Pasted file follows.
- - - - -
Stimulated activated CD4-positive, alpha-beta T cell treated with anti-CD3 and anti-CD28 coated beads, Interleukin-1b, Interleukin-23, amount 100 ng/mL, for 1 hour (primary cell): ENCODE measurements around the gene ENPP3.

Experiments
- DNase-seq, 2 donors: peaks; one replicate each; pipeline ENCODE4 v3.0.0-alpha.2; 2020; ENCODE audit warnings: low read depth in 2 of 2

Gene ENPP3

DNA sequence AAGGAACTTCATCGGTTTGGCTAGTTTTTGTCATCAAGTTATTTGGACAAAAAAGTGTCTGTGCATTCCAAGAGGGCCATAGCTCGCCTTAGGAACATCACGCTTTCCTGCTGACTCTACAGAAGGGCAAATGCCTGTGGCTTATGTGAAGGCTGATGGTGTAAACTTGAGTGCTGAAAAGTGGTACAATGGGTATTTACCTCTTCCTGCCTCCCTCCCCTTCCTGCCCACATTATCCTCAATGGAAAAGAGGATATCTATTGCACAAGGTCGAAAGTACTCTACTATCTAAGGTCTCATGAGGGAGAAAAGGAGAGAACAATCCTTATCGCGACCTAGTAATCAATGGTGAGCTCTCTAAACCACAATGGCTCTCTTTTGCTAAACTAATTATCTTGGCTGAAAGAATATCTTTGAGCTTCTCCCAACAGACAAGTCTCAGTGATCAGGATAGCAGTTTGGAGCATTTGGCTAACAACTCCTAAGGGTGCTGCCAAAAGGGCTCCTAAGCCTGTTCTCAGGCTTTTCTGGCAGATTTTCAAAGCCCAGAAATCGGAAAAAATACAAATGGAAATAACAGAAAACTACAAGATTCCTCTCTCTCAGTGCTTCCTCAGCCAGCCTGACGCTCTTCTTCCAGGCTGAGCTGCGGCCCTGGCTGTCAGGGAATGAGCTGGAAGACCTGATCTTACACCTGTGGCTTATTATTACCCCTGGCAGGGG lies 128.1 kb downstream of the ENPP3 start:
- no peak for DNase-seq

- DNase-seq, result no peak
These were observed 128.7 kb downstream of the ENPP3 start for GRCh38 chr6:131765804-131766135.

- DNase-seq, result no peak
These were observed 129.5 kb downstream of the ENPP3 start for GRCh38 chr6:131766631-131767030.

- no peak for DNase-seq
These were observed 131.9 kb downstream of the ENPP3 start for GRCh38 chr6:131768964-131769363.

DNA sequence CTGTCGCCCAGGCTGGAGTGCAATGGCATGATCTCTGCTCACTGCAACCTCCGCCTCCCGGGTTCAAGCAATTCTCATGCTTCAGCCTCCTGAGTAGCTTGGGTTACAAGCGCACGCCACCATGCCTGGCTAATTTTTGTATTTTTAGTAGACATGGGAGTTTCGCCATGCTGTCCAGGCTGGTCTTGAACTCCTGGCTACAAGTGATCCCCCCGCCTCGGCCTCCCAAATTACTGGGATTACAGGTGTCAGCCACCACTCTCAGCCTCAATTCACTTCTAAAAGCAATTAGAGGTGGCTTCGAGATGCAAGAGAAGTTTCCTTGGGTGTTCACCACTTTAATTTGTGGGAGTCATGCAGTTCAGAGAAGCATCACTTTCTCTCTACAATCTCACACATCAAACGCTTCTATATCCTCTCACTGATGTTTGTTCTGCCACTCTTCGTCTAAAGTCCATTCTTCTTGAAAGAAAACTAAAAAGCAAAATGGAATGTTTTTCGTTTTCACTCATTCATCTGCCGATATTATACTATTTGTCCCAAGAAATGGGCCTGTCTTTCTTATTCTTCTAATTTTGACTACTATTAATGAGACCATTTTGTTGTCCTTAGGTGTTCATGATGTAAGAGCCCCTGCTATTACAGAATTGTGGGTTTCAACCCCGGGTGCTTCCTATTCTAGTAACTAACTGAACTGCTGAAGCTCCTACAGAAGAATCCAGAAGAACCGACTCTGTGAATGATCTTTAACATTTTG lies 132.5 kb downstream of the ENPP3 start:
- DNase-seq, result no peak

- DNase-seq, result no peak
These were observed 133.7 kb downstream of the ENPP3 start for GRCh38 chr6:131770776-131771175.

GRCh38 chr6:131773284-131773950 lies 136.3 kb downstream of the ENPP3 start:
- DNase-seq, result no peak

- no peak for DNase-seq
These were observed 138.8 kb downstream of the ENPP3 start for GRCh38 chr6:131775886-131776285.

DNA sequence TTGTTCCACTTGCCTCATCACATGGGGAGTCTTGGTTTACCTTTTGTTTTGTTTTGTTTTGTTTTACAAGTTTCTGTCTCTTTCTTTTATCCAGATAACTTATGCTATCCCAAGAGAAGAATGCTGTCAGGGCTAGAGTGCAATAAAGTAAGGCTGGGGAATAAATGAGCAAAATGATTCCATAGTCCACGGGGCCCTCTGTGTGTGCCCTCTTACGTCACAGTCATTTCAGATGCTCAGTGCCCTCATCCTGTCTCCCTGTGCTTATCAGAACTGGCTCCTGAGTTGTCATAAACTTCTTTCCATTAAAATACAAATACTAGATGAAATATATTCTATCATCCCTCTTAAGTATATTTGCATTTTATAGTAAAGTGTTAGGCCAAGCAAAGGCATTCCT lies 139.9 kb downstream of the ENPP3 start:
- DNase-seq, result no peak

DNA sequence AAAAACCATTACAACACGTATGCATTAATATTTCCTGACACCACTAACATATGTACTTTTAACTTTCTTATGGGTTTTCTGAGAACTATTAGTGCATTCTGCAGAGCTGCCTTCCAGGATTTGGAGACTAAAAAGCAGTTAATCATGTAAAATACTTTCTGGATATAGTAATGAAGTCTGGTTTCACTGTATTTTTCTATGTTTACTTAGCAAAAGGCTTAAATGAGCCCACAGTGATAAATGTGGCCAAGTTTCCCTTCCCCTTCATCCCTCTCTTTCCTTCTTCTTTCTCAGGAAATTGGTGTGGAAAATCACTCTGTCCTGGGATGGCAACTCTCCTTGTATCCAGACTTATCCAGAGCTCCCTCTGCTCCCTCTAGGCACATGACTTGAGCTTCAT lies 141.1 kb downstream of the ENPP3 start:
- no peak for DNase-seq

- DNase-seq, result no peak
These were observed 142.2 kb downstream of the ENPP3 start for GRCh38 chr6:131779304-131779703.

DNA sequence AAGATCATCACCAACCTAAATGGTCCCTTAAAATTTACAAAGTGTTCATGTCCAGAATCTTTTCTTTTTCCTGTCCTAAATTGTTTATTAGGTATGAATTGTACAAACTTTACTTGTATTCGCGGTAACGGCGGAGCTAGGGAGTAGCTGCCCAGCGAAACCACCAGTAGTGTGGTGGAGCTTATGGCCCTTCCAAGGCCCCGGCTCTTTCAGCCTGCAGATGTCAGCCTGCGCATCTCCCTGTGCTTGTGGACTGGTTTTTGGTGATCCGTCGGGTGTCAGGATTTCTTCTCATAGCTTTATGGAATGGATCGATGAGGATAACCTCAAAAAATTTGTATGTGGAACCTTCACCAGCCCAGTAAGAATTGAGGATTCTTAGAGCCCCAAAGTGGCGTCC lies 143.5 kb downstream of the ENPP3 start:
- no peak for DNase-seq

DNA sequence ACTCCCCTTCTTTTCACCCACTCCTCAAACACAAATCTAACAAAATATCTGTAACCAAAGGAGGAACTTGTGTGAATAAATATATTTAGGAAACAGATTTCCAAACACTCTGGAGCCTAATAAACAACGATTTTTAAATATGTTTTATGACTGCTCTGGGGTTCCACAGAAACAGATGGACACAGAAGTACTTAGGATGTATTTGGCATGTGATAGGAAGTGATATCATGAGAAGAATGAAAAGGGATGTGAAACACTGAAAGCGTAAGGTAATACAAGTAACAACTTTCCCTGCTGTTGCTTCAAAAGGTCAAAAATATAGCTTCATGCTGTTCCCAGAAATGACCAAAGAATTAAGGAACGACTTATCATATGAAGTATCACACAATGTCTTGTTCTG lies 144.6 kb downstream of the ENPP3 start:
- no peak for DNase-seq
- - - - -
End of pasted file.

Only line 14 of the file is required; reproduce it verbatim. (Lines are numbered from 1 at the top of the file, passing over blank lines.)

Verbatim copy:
- DNase-seq, result no peak